FDA Warns about Serious Bleeding Risk from Antacids with Aspirin

Alka SeltzerThe FDA is warning consumers about the risk of serious bleeding when using popular hangover remedies like Alka-Seltzer. These aspirin-antacid over-the-counter (OTC) products are ordinarily used to treat heartburn, acid indigestion or upset stomach.

Dangerous antacids

Nonprescription, aspirin-antacids are sold under various trade names, including:

  • Alka-Seltzer, made by Bayer.
  • Bromo Seltzer
  • Medique Medi Seltzer
  • Picot Plus Effervescent
  • Vida Mia Pain Relief
  • Winco Foods Effervescent Antacid and Pain Relief
  • Zee-Seltzer Antacid and Pain Reliever

Alka-Seltzer Original, Extra Strength and Lemon-Lime contain aspirin. Aspirin is a nonsteroidal anti-inflammatory drug (NSAID) that can increase the risk of bleeding, including in the stomach and gastrointestinal (GI) tract.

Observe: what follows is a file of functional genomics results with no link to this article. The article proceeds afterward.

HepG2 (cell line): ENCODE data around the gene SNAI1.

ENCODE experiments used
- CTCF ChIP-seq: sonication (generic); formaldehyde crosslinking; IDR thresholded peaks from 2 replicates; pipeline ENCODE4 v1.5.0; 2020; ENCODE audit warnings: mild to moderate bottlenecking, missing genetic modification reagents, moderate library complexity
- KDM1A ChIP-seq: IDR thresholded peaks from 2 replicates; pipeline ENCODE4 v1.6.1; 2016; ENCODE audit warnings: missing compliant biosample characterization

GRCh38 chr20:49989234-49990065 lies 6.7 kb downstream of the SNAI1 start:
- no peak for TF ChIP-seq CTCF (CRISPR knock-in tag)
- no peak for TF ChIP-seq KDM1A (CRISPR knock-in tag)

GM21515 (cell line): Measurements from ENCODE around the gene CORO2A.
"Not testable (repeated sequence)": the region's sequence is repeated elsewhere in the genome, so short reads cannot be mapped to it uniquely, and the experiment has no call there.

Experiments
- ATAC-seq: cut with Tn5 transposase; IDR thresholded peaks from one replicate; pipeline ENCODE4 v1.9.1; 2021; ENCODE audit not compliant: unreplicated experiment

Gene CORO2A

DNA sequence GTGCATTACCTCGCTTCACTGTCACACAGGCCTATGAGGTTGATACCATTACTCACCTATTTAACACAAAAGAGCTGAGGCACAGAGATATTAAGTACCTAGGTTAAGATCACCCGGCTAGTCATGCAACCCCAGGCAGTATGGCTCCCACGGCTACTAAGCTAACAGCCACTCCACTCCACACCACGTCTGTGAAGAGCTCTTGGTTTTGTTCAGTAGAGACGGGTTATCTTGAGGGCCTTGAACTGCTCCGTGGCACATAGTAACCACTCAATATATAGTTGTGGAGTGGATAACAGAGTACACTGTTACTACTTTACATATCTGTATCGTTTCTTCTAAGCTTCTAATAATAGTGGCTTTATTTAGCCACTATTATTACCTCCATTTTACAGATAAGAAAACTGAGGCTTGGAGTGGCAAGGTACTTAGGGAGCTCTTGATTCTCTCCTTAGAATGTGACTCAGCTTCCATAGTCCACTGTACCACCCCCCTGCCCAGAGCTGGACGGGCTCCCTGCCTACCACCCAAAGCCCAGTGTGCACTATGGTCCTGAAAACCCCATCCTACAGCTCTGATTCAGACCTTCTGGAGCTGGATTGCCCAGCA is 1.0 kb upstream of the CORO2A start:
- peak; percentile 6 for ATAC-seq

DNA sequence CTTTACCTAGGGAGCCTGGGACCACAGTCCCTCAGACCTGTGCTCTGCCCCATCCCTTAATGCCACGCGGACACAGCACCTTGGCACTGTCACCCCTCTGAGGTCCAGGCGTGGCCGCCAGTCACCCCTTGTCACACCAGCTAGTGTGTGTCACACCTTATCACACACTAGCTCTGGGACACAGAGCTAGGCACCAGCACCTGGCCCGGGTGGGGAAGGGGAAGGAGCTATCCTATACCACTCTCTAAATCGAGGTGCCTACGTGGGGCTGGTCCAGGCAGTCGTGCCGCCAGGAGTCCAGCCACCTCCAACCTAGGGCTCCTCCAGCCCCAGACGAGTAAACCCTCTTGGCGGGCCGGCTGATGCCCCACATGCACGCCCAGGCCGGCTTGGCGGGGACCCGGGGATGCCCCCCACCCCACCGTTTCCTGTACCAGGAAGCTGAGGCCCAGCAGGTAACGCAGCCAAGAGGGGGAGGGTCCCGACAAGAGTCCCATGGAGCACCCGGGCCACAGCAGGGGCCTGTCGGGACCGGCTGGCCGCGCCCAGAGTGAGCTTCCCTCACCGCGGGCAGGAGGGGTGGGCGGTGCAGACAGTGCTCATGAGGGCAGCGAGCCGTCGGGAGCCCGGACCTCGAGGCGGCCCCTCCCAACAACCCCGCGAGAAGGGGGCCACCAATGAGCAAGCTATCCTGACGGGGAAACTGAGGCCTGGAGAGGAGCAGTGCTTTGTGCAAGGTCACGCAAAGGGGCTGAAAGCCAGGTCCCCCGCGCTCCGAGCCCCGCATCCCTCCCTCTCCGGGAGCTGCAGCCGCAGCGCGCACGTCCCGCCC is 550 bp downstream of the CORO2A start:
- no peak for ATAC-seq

Risk factor: Age 60+

Consumers who have one or more of the following risk factors may have a higher chance of serious bleeding when taking aspirin-antacids:

  • Age 60 years or older
  • History of stomach ulcers or bleeding problems
  • Take a blood-thinning or steroid medicine
  • Take NSAIDs such as ibuprofen or naproxen
  • Drink three or more alcoholic drinks every day

In 2009, a warning about the risk of serious bleeding was added to the labels of all OTC products that contain NSAIDs, including aspirin-containing antacid products. However, a search of the FDA Adverse Event Reporting System (FAERS) database identified eight cases of serious bleeding events associated with these products after the warning was added.

All of these patients were hospitalized. Patients had underlying conditions such as the risk factors above that put them at greater risk for developing serious bleeding events. The FAERS database includes only reports submitted to FDA so there are likely additional cases about which we are unaware.


Larry Bodine

Attorney Larry Bodine is Editor of Mass Tort Nexus, and the Editor of The National Trial Lawyers. He is the former Editor in Chief of Lawyers.com and the American Bar Association Journal. He is a cum laude graduate of both Seton Hall University Law School and Amherst College.

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